Up very early in the morning, and so about a great deal of business in order to our going hence to-day. Burr going on shore last night made me very angry. So that I sent for Mr. Pitts to come to me from the Vice-Admiral’s, intending not to have employed Burr any more. But Burr by and by coming and desiring humbly that I would forgive him and Pitts not coming I did set him to work.
The rest of the morning writing of letters to London which I afterwards sent by Dunne.
I had this morning my first opportunity of discoursing with Dr. Clarke, whom I found to be a very pretty man and very knowing. He is now going in this ship to the King.
In the afternoon overtook us three or four gentlemen; two of the Berties, and one Mr. Dormerhoy, a Scotch gentleman, whom I afterwards found to be a very fine man, who, telling my Lord that they heard the Commissioners were come out of London to-day, my Lord dropt anchor over against Dover Castle (which give us about thirty guns in passing), and upon a high debate with the Vice and Rear Admiral whether it were safe to go and not stay for the Commissioners, he did resolve to send Sir R. Stayner to Dover, to enquire of my Lord Winchelsea, whether or no they are come out of London, and then to resolve to-morrow morning of going or not; which was done.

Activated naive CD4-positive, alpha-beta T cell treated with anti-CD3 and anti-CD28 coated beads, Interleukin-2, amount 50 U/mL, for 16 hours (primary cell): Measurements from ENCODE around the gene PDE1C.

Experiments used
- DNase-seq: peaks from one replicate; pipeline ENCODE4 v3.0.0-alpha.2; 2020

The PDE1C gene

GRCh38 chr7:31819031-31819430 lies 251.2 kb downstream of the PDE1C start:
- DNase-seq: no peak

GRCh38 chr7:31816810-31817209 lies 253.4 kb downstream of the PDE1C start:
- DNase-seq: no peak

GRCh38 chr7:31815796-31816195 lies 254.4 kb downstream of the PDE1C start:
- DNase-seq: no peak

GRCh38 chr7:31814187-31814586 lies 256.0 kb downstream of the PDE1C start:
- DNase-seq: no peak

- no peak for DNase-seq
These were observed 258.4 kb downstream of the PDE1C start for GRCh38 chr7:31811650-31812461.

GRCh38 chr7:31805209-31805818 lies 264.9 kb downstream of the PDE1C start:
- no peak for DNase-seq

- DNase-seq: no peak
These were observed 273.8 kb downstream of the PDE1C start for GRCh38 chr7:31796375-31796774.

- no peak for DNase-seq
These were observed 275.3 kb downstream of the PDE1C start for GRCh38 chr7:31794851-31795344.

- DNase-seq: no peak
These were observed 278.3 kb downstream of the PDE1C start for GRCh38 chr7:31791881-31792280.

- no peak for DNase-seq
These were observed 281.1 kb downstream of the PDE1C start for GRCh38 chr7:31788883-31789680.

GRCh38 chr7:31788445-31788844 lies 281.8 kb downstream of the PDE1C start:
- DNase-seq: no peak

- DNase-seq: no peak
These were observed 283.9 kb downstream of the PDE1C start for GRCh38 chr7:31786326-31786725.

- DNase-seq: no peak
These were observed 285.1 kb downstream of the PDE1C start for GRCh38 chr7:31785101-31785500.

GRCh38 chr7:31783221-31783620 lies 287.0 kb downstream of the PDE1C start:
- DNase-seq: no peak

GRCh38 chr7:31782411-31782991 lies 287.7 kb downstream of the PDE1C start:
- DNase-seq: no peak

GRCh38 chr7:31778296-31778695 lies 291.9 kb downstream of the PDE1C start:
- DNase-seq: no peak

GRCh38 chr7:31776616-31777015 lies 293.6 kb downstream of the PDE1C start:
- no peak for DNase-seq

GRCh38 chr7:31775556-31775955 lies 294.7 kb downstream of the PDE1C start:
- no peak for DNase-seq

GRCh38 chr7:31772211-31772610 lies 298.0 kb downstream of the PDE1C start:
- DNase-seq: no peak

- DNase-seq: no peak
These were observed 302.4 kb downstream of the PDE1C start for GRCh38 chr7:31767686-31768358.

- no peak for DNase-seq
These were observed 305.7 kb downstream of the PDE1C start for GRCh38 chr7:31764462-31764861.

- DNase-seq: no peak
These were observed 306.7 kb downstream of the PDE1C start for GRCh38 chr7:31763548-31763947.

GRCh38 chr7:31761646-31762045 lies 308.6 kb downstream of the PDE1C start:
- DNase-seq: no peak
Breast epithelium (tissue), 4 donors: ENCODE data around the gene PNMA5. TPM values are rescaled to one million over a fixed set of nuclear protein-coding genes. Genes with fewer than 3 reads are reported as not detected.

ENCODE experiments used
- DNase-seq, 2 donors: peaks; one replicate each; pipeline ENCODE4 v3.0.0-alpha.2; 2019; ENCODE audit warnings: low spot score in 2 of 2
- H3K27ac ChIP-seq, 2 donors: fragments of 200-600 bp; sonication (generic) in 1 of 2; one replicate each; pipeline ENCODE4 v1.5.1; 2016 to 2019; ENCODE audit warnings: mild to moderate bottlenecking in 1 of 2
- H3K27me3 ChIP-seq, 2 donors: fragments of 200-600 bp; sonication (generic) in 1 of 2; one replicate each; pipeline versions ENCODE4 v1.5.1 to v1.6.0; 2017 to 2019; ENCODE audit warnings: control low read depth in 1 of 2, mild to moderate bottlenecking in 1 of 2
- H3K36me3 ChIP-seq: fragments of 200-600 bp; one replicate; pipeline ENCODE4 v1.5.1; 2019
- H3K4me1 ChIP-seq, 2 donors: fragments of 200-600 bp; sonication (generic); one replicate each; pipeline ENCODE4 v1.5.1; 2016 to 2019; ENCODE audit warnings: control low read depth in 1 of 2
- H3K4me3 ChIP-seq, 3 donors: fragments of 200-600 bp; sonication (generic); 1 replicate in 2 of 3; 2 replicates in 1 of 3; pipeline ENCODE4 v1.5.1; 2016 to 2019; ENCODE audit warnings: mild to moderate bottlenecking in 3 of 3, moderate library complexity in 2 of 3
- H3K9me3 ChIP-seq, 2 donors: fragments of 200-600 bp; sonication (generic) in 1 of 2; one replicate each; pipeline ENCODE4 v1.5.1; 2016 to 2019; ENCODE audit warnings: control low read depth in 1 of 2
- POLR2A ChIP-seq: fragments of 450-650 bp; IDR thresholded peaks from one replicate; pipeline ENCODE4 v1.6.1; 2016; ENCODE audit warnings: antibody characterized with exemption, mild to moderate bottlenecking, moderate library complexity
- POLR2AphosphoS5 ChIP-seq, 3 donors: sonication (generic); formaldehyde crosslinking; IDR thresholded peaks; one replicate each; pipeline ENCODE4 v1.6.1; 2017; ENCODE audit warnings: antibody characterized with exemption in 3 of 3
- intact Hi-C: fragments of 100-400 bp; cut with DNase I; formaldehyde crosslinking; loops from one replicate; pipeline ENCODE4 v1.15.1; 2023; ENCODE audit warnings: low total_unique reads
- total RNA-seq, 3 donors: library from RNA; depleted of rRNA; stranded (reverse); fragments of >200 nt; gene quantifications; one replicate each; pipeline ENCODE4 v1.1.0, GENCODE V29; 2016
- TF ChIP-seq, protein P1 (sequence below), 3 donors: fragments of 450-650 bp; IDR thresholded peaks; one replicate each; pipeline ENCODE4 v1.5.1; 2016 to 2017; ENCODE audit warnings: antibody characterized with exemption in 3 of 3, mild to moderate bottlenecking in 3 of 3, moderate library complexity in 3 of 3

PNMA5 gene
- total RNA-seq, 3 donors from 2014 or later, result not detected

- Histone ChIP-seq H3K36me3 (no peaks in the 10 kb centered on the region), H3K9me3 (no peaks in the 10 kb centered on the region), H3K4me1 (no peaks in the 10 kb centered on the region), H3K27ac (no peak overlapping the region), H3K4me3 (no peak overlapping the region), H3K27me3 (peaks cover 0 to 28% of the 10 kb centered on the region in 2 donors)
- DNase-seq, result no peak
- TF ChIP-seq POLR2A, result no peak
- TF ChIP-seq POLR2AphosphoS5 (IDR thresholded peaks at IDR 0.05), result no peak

It blew very hard all this night that I was afeard of my boy. About 11 at night came the boats from Deal, with great store of provisions, by the same token John Goods told me that above 20 of the fowls are smothered, but my boy was put on board the Northwich. To bed.